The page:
Child and privacy advocacy groups filed a complaint with the Federal Trade Commission on Thursday claiming that Amazon’s Echo Dot Kids devices are unlawfully recording and storing the conversation data of young children.
In the complaint, the coalition accuses Amazon of unlawfully storing data from conversations with children even after parents try to delete it. If true, the practice could violate the Children’s Online Privacy Protection Act (COPPA), one of the only federal privacy laws on the books. COPPA imposes certain privacy requirements for websites and services that are targeted toward children, including obtaining parental consent before a child under the age of 13’s data is collected or stored.
Amazon denies that its devices are in violation of the law. “FreeTime on Alexa and Echo Dot Kids Edition are compliant with the Children’s Online Privacy Protection Act (COPPA),” an Amazon spokesperson told The Verge.
Amazon’s Echo Dot Kids devices launched last year as a child-friendly version of the company’s other Alexa devices. However, Thursday’s FTC filing alleges that the voice-activated device collects and stores the transcripts of conversations the children have with it, along with information on what content the young users engage with on the device.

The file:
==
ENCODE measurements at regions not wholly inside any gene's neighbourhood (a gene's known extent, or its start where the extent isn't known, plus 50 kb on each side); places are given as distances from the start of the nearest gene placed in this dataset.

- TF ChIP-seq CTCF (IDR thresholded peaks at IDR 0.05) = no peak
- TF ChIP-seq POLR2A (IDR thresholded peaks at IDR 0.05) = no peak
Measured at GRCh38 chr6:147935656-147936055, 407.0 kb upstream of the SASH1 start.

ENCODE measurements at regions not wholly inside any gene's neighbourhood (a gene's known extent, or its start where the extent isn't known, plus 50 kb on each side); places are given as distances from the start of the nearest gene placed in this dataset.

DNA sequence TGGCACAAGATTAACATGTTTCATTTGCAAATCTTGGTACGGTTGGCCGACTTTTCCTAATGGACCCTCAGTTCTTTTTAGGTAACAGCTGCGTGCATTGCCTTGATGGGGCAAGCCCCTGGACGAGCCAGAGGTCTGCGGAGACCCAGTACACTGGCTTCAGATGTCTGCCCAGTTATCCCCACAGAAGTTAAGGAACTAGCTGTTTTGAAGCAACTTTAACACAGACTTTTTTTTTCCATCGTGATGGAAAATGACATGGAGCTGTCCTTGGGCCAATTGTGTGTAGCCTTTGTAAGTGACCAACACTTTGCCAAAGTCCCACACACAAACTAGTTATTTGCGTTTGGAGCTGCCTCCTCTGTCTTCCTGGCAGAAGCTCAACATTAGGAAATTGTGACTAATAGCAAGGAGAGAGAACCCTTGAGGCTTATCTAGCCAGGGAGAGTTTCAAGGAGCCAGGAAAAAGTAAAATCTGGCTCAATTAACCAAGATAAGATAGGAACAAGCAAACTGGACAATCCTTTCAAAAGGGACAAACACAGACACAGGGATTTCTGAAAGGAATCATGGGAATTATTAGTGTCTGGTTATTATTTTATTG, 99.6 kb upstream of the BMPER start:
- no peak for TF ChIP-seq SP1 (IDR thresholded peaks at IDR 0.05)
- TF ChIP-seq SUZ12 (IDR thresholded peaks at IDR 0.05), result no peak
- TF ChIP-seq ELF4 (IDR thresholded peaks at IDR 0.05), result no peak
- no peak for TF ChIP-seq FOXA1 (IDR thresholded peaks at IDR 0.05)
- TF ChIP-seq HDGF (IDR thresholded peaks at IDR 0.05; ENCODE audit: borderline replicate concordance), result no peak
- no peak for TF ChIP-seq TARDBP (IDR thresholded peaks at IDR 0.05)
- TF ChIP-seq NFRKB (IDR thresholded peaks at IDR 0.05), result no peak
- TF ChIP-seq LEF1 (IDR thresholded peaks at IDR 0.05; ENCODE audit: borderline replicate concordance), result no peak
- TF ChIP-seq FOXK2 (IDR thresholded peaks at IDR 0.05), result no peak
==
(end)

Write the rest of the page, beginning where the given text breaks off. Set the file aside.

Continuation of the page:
“Amazon markets Echo Dot Kids as a device to educate and entertain kids, but the real purpose is to amass a treasure trove of sensitive data that it refuses to relinquish even when directed to by parents,” Josh Golin, the executive director of the Campaign for a Commercial-Free Childhood (CCFC), the organization that spearheaded this effort, said in a statement.
A bipartisan group of lawmakers also sent a letter to the FTC today requesting that the agency open an investigation into the matter. Sens. Ed Markey (D-MA), Josh Hawley (R-MO), Richard Blumenthal (D-CT), and Dick Durbin (D-IL) said, “Children are a uniquely vulnerable population. We urge the Commission to take all necessary steps to ensure their privacy as ‘Internet of Things’ devices targeting young consumers come to market, including promptly initiating an investigation into the Amazon Echo Dot Kids Edition’s compliance with COPPA.”
The FTC received the letter, but it declined to comment.